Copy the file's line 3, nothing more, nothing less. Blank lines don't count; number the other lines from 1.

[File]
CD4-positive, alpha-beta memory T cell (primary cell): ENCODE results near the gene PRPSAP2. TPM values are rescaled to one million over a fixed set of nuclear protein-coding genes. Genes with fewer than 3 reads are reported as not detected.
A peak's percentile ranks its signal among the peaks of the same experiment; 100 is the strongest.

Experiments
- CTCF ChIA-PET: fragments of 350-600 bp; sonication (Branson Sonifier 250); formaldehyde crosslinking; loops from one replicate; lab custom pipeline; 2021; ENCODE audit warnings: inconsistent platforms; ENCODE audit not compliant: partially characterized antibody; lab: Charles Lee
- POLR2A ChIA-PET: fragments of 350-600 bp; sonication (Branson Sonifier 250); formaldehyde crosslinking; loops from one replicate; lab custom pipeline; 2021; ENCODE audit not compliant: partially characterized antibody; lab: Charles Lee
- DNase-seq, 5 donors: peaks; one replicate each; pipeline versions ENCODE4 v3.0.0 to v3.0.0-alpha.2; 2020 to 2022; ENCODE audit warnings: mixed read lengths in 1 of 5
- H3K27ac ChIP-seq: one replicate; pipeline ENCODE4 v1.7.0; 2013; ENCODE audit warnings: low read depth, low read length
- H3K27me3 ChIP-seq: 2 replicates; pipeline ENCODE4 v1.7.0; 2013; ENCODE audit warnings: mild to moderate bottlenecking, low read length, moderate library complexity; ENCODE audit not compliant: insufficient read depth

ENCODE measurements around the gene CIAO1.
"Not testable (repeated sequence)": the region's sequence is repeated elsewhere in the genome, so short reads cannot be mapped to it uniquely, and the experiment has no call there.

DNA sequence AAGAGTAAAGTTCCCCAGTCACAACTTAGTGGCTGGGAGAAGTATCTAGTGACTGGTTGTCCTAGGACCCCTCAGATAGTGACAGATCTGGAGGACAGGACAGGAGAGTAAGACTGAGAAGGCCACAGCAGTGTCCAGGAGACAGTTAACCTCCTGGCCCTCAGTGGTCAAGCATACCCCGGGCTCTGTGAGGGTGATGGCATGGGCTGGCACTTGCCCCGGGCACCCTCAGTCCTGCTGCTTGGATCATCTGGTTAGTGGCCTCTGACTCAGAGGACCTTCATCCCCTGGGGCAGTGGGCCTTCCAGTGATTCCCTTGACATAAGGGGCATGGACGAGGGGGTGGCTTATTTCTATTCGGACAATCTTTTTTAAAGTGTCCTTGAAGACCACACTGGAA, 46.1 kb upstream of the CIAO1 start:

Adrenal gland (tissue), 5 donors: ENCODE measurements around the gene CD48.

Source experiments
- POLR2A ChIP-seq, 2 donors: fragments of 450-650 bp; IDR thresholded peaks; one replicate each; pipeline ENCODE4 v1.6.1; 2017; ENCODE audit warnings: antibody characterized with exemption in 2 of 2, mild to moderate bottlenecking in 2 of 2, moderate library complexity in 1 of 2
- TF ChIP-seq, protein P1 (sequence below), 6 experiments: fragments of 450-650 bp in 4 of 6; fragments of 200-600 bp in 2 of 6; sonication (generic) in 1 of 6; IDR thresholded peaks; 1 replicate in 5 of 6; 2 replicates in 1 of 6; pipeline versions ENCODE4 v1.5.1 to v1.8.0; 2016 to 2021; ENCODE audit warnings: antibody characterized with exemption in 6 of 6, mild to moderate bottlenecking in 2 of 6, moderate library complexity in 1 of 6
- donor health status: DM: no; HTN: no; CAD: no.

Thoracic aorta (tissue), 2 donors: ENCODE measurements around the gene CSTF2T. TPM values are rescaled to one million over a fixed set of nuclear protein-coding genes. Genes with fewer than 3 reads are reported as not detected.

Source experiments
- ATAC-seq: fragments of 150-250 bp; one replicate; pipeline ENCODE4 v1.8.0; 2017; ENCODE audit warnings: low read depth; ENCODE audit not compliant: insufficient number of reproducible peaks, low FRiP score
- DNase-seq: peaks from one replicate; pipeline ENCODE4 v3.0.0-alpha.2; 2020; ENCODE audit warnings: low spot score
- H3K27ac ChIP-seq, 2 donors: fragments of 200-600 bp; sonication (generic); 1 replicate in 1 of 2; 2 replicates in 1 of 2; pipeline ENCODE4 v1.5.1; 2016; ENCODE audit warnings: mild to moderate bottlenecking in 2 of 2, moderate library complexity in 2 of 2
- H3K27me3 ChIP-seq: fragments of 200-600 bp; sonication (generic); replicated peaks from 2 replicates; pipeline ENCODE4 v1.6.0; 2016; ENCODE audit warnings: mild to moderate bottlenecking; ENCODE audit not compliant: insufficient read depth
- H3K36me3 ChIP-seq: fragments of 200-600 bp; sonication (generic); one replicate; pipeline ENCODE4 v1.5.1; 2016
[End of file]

Experiments